IGNORED

# Increased Randomness on Putting

## Skill vs. Luck in Putting   41 members have voted

1. ### 1. Read the question in the first post and answer here. Vote BEFORE you read any replies.

• The gap between the good and bad putters would be narrowed.
23
• The gap between the good and bad putters would be increased.
7
• The gap between the good and bad putters would remain the same.
11

## Recommended Posts

36 minutes ago, saevel25 said:

It would be hard to assume this.

1. Does reading a green follow a normal distribution curve? I highly doubt it.
2. Does hitting putts a certain distance follow a normal distribution curve, maybe.
3. Does hitting putts on the line you want follow a normal distribution curve, maybe.
4. Does lining up to the line you want follow a normal distribution curve, not entirely sure.

Ok, so all these things are things a person can control, are skill based.

So now, take all of these, put them into an equation, and ask does that create a normal distribution curve. This is the issue I have with this line of thought on normal distribution curves. There is a lot that go into putting, and not all of it is normally distributed.

THEN! add in green imperfections, which basically throws the normal distribution out the window.

I agree it's complicated.

What distribution do you think makes more sense to use than normal.  Or do you only think you can understand the very complicated answer of where ball goes by trying to model each variable of putting independently.  It's perfectly reasonable to think you need that much complexity to model the potential paths of balls on the green.  I would probably agree that my model is likely over simplified.

• Replies 128
• Created

#### Posted Images

3 hours ago, boogielicious said:

Broadie’s paper is about strike directional errors for capture speed WRT hole size. No where does he state that the ball will end up in a normal distribution from the hole due to green reading errors, speed calculations or technique for good versus bad putters. The directional errors are in a normal distribution, not the resulting end location of the putt. He also does not discuss increase randomness of the putting surface. So it does not apply to this particular discussion.

You again are missing the point. I was not claiming in any way that what you are stating I said. I did not “try” to create false data. I gave you opposite ends of a particular situation to demonstrate the simple math. You are purposely confounding what others are telling you. You keep making incorrect statements as absolutes and trying to do data analysis where you have no actual data for this scenario.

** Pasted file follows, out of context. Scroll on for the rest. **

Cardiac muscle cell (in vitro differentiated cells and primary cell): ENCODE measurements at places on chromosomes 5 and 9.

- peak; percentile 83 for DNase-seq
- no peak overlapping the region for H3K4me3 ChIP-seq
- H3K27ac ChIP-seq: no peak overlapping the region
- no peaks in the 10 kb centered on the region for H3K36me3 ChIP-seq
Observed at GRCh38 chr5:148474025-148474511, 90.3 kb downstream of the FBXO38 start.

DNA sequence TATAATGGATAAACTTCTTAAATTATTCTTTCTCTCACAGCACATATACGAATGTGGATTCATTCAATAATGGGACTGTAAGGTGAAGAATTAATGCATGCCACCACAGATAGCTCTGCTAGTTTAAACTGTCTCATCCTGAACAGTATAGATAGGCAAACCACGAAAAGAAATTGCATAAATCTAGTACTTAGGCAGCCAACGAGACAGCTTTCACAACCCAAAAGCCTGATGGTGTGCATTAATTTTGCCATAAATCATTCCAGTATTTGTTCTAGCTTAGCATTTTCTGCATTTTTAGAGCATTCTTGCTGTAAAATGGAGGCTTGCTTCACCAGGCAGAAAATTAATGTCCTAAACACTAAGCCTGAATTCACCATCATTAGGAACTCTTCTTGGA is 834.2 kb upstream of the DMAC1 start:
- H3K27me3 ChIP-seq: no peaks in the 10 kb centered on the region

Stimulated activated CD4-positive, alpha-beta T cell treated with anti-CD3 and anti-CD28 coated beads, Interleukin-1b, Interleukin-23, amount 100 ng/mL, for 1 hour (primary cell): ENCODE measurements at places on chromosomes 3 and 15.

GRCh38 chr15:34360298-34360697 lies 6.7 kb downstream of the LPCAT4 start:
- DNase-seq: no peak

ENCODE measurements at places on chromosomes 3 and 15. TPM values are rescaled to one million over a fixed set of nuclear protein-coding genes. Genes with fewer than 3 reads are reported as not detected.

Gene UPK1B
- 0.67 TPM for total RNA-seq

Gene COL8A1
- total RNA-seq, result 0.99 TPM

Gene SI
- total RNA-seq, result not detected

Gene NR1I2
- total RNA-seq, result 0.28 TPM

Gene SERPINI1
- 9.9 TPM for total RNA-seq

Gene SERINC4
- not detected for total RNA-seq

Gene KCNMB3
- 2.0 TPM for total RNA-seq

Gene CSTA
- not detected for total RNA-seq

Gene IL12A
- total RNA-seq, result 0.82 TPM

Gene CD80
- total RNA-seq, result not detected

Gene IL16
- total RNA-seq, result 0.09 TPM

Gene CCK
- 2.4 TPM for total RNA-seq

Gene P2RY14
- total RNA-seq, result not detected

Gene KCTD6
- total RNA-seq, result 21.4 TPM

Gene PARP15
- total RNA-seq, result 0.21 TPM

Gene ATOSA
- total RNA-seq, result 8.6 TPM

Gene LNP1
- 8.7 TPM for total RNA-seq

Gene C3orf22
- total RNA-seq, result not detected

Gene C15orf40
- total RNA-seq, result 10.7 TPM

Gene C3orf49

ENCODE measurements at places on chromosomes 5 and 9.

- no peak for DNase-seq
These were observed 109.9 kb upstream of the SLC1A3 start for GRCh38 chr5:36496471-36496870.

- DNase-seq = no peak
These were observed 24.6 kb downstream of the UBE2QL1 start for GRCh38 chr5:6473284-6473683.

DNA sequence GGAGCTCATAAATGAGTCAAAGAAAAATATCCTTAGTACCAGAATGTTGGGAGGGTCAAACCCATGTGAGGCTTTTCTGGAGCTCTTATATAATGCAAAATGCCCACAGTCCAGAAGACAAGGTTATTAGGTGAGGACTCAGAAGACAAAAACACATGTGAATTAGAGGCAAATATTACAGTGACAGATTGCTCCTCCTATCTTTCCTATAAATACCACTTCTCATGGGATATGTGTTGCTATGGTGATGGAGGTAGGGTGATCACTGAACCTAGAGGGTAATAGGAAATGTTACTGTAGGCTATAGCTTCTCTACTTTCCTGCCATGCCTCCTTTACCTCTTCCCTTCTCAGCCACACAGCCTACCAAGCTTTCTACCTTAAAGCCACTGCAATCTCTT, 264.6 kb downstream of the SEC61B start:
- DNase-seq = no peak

This is very tiring because you are not discussing, your are just being contrary.

Another great post. Glad to see you recognize how complicated understanding the ball's path on the green is.  Green reading, speed calculations, techniques for both bad and good putters, actual slopes, optimal speed for entering the hole, and then of course bumps.  A wide spectrum of inputs.  It's no wonder Mark Broadie thought he needed 14 variables to understand how a putt travels across the green.

So needless to say, I'm confused how, if Mark Broadie, one of the most respected, if not the most respected golf statistician, felt he need to get to this level of complexity to figure out the impact of a large hole on putting, but my, much less sophisticated method is too complicated, and your extremely simplified opposite ends of the spectrum thought experiment has enough detail to understand the problem?

##### Share on other sites

11 minutes ago, batchvt said:

I agree it's complicated.

What distribution do you think makes more sense to use than normal.  Or do you only think you can understand the very complicated answer of where ball goes by trying to model each variable of putting independently.  It's perfectly reasonable to think you need that much complexity to model the potential paths of balls on the green.  I would probably agree that my model is likely over simplified.

I wouldn't think it matters since something random, like imperfections in a green. In the end, randomness is more towards equally distributed to  a list of possible outcomes. Being equally distributed, it would hurt very skilled person over a not very skilled person.

##### Share on other sites

1 hour ago, saevel25 said:

I wouldn't think it matters since something random, like imperfections in a green. In the end, randomness is more towards equally distributed to  a list of possible outcomes. Being equally distributed, it would hurt very skilled person over a not very skilled person.

I think you are saying you believe the distribution at the hole will be like a uniform distribution, with the same probability at every point.  Is that correct?

##### Share on other sites

5 hours ago, batchvt said: